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A common gene expression signature in Huntington’s disease patient brain regions

Overview of attention for article published in BMC Medical Genomics, October 2014
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  • In the top 25% of all research outputs scored by Altmetric
  • Good Attention Score compared to outputs of the same age (72nd percentile)
  • Good Attention Score compared to outputs of the same age and source (73rd percentile)

Mentioned by

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4 tweeters

Citations

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30 Dimensions

Readers on

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74 Mendeley
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Title
A common gene expression signature in Huntington’s disease patient brain regions
Published in
BMC Medical Genomics, October 2014
DOI 10.1186/s12920-014-0060-2
Pubmed ID
Authors

Andreas Neueder, Gillian P Bates

Abstract

BackgroundGene expression data provide invaluable insights into disease mechanisms. In Huntington¿s disease (HD), a neurodegenerative disease caused by a tri-nucleotide repeat expansion in the huntingtin gene, extensive transcriptional dysregulation has been reported. Conventional dysregulation analysis has shown that e.g. in the caudate nucleus of the post mortem HD brain the gene expression level of about a third of all genes was altered. Owing to this large number of dysregulated genes, the underlying relevance of expression changes is often lost in huge gene lists that are difficult to comprehend.MethodsTo alleviate this problem, we employed weighted correlation network analysis to archival gene expression datasets of HD post mortem brain regions.ResultsWe were able to uncover previously unidentified transcription dysregulation in the HD cerebellum that contained a gene expression signature in common with the caudate nucleus and the BA4 region of the frontal cortex. Furthermore, we found that yet unassociated pathways, e.g. global mRNA processing, were dysregulated in HD. We provide evidence to show that, contrary to previous findings, mutant huntingtin is sufficient to induce a subset of stress response genes in the cerebellum and frontal cortex BA4 region. The comparison of HD with other neurodegenerative disorders showed that the immune system, in particular the complement system, is generally activated. We also demonstrate that HD mouse models mimic some aspects of the disease very well, while others, e.g. the activation of the immune system are inadequately reflected.ConclusionOur analysis provides novel insights into the molecular pathogenesis in HD and identifies genes and pathways as potential therapeutic targets.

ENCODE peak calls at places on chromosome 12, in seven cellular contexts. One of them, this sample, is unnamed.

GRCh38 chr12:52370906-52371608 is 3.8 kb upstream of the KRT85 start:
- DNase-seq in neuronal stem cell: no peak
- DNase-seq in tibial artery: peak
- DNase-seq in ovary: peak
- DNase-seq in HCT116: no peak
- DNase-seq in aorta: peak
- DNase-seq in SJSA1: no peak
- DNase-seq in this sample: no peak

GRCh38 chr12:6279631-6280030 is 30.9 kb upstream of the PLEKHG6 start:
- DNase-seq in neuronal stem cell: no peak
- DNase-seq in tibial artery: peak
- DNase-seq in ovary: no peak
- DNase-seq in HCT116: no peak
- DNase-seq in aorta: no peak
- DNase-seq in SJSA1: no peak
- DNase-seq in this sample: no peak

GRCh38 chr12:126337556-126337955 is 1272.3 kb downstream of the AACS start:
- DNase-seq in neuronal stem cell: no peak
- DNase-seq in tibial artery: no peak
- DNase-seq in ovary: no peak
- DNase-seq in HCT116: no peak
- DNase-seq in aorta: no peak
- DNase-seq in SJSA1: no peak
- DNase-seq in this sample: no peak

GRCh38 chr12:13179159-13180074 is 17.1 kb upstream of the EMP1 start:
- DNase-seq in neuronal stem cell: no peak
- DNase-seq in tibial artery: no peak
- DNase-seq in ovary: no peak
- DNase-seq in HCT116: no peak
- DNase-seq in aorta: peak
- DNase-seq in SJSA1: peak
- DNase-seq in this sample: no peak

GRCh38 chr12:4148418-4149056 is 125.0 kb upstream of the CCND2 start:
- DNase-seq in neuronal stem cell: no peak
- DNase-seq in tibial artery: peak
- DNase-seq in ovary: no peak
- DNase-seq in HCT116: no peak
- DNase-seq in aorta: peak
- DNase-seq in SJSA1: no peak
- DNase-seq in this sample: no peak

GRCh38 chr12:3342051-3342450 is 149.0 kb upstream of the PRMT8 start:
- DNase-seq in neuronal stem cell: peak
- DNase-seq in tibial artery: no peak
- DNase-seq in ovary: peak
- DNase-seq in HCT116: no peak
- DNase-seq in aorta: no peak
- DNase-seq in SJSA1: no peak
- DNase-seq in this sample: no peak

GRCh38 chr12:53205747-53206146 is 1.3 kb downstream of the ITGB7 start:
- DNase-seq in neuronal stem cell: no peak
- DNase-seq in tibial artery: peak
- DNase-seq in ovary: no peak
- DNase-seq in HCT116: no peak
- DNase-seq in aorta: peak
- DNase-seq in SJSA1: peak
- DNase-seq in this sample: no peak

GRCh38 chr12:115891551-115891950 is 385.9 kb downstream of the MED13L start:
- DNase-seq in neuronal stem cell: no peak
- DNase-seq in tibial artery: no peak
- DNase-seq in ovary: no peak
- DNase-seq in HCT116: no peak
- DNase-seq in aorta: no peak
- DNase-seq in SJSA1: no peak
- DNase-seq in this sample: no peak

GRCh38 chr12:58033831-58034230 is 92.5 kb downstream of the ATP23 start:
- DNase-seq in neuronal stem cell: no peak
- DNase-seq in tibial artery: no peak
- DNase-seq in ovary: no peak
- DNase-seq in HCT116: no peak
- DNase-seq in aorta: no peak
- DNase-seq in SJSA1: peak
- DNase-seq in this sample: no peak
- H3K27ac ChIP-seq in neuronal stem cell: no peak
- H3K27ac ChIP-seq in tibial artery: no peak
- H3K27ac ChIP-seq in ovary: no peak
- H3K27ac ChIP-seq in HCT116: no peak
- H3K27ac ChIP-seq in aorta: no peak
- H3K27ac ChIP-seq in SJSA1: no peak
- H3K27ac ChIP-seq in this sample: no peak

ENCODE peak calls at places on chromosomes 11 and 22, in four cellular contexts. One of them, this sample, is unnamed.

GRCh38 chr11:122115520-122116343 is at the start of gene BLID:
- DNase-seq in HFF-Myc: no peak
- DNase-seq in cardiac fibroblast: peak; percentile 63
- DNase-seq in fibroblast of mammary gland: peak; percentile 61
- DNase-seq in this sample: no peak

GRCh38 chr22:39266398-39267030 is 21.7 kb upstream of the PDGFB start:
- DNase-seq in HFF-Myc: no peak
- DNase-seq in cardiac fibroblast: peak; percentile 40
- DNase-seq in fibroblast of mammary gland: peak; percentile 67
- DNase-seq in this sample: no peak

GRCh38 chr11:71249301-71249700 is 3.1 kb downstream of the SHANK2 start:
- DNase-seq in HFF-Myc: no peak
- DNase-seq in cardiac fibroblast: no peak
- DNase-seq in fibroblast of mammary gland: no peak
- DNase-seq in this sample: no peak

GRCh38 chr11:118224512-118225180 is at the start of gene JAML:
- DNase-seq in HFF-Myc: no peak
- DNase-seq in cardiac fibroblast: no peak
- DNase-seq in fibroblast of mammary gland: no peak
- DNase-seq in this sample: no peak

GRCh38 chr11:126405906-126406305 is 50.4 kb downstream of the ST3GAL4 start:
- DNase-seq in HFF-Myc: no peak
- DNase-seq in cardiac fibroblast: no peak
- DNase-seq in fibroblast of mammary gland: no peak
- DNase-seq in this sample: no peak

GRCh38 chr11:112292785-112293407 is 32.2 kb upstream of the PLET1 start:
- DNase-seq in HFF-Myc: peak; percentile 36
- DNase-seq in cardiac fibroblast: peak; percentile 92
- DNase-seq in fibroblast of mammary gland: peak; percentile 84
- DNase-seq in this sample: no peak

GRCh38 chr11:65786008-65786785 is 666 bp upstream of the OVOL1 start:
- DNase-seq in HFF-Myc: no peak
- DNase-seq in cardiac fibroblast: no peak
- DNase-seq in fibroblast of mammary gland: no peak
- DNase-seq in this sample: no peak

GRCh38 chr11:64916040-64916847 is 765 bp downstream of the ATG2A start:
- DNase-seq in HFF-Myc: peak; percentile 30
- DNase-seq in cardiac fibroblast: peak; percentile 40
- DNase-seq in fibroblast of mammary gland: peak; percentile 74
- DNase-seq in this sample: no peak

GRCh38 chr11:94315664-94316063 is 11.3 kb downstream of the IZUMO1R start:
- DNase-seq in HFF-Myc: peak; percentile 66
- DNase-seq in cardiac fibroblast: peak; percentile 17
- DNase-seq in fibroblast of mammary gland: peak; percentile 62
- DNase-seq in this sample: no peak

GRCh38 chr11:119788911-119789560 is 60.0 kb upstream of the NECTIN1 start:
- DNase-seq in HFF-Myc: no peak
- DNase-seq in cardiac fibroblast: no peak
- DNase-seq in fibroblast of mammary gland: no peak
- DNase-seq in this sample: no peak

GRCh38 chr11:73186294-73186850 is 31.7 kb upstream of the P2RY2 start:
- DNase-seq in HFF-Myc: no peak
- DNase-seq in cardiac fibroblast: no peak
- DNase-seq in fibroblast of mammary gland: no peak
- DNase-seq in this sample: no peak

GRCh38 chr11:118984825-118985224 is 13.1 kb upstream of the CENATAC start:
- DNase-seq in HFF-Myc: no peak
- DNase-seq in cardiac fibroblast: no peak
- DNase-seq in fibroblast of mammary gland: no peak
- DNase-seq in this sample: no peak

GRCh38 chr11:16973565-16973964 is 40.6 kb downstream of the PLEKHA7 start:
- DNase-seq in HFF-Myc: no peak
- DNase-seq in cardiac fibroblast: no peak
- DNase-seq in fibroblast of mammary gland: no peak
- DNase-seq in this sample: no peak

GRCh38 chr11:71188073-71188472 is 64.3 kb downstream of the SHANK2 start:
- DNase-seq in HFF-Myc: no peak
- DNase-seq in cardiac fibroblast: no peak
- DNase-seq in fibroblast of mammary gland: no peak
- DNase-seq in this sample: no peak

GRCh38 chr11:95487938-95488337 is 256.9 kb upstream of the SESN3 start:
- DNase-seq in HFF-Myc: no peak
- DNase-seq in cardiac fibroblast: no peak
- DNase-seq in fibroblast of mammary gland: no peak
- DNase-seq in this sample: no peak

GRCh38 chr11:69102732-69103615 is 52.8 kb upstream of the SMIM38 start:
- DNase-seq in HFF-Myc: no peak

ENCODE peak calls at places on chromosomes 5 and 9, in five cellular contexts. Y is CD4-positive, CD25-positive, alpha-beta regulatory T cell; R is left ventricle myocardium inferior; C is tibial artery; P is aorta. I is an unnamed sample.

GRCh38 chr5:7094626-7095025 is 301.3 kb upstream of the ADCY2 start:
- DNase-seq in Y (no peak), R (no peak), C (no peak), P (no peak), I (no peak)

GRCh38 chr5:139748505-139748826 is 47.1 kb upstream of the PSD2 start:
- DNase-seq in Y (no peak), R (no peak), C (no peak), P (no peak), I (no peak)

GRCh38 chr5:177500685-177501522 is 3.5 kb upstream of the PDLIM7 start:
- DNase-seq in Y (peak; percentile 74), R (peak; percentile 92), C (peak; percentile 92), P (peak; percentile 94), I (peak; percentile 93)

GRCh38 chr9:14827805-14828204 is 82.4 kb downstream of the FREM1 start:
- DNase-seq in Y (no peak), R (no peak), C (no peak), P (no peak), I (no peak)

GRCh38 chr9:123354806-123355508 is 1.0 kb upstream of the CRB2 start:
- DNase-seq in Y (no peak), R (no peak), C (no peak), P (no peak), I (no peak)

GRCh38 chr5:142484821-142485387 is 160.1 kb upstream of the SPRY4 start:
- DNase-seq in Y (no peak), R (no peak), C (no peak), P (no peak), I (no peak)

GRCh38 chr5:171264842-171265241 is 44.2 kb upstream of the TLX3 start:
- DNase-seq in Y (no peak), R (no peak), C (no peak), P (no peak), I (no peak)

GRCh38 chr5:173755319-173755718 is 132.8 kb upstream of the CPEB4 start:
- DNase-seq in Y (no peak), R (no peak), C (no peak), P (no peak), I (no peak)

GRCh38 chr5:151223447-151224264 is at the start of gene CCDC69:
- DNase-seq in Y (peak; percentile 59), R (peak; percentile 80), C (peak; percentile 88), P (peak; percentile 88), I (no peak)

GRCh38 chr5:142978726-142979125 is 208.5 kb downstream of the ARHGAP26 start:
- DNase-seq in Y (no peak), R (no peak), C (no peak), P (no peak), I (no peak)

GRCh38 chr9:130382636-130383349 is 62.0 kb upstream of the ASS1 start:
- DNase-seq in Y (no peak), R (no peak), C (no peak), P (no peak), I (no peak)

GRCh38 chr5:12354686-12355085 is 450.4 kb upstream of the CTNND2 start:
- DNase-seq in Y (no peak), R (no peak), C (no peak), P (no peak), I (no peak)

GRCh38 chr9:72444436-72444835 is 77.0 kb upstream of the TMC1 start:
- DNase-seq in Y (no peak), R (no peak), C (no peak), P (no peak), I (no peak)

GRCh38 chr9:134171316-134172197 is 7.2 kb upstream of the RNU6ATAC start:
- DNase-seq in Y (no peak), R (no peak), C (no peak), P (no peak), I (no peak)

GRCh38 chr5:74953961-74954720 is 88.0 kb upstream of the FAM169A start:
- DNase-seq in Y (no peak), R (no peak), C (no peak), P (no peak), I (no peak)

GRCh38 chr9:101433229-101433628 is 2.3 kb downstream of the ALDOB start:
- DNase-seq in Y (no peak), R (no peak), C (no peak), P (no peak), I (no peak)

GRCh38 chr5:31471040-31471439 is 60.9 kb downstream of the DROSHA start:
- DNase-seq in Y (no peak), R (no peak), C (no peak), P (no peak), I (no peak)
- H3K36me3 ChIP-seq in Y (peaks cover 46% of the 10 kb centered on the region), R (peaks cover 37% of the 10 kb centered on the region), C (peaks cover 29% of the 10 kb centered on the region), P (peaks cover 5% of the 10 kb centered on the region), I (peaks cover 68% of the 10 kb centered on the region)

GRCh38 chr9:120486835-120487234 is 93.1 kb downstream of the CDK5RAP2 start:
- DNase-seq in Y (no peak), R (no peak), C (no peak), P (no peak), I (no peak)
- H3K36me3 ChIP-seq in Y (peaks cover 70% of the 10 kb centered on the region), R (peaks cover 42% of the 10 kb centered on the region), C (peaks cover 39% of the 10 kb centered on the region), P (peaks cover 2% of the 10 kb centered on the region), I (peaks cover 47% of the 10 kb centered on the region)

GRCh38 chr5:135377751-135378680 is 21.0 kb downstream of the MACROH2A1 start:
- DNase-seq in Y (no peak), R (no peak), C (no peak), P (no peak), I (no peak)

Twitter Demographics

The data shown below were collected from the profiles of 4 tweeters who shared this research output. Click here to find out more about how the information was compiled.

Mendeley readers

The data shown below were compiled from readership statistics for 74 Mendeley readers of this research output. Click here to see the associated Mendeley record.

Geographical breakdown

Country Count As %
United States 2 3%
Brazil 1 1%
Unknown 71 96%

Demographic breakdown

Readers by professional status Count As %
Student > Ph. D. Student 20 27%
Researcher 20 27%
Student > Master 12 16%
Student > Postgraduate 9 12%
Student > Bachelor 7 9%
Other 6 8%
Readers by discipline Count As %
Agricultural and Biological Sciences 23 31%
Biochemistry, Genetics and Molecular Biology 16 22%
Neuroscience 12 16%
Psychology 6 8%
Medicine and Dentistry 6 8%
Other 10 14%
Unknown 1 1%

Attention Score in Context

This research output has an Altmetric Attention Score of 4. This is our high-level measure of the quality and quantity of online attention that it has received. This Attention Score, as well as the ranking and number of research outputs shown below, was calculated when the research output was last mentioned on 01 October 2015.
All research outputs
#1,301,409
of 6,229,091 outputs
Outputs from BMC Medical Genomics
#103
of 383 outputs
Outputs of similar age
#41,307
of 155,182 outputs
Outputs of similar age from BMC Medical Genomics
#4
of 15 outputs
Altmetric has tracked 6,229,091 research outputs across all sources so far. Compared to these this one has done well and is in the 78th percentile: it's in the top 25% of all research outputs ever tracked by Altmetric.
So far Altmetric has tracked 383 research outputs from this source. They receive a mean Attention Score of 4.4. This one has gotten more attention than average, scoring higher than 71% of its peers.
Older research outputs will score higher simply because they've had more time to accumulate mentions. To account for age we can compare this Altmetric Attention Score to the 155,182 tracked outputs that were published within six weeks on either side of this one in any source. This one has gotten more attention than average, scoring higher than 72% of its contemporaries.
We're also able to compare this research output to 15 others from the same source and published within six weeks on either side of this one. This one has gotten more attention than average, scoring higher than 73% of its contemporaries.